In eastern Turkmenistan, not far from the Uzbekistan border, lies the ruins Konye-Urgench. The city dates all the way back to the 4/5th century but today only a few buildings constructed between the 11th and16th centuries remain.
The city was the capital of the Iranian Khwarazmian civilisation and sat at one of the cross roads of the Silk Road – the network of trading routes that connected China with the Mediterranean – which enriched it over the centuries.
In 1221, Genghis Khan destroyed the city in the Mongol invasion of Central Asia. Despite the devastating effects of the invasion, the city was revived and it regained its previous status.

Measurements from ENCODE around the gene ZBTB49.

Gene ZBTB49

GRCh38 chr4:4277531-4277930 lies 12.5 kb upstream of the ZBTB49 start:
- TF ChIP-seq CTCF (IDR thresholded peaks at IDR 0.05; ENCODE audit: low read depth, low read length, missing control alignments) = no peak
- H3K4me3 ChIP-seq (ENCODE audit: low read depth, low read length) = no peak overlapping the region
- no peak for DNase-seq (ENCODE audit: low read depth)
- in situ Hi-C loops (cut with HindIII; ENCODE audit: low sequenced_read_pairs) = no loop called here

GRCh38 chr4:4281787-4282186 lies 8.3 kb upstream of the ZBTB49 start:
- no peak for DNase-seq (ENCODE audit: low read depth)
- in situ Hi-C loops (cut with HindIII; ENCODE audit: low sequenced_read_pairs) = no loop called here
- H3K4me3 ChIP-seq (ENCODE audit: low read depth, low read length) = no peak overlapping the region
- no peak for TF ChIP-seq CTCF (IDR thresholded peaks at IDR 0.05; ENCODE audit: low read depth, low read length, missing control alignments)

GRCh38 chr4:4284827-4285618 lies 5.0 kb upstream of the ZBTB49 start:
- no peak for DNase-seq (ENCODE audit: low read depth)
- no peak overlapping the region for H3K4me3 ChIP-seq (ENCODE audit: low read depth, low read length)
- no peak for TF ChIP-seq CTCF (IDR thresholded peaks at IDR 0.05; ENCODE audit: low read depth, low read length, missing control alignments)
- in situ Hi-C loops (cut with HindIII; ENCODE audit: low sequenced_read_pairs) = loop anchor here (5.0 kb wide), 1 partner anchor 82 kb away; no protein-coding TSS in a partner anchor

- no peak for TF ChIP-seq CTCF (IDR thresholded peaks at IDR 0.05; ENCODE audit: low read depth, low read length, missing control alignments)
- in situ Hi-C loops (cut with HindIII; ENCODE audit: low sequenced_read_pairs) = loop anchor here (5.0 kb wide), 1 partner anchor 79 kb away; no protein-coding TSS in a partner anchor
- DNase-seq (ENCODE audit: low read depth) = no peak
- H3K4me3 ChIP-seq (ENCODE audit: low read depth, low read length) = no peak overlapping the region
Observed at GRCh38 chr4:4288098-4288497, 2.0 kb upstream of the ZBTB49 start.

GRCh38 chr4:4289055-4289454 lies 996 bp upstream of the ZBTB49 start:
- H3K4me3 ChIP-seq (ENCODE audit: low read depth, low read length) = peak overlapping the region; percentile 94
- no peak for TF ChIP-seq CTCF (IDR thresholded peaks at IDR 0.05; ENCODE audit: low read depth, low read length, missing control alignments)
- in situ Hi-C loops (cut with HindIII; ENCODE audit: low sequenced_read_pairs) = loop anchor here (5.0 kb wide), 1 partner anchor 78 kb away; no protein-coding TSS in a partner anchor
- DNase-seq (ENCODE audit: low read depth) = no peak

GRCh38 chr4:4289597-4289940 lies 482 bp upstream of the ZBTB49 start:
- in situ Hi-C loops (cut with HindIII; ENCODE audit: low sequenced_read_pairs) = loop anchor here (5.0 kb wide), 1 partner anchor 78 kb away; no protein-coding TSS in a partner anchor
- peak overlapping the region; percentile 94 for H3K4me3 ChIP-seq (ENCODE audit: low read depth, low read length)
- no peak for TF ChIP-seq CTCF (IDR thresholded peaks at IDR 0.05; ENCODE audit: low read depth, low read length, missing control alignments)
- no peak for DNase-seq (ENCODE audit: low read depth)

Visiting in the 14th century, the great Berber traveller Ibn Battuta desctibed it as “the largest, greatest, most beautiful and most important city of the Turks.”
Shortly after that though, Amir Timur, the founder of the Timurid dynasty, razed the city to the ground after a Sufi uprising and massacred the population. The city never really recovered after that. In 1700, it was finally abandoned.
Only the ruins of a few mosques, mausoleums and a minaret remain but elements of the city’s art and architectural style live on through the civilisations they influenced.
Examples of this style can be found across the Muslim world and beyond in Uzbekistan, Iran, Afghanistan and later in the Mughul Empire of 16th century India and Pakistan.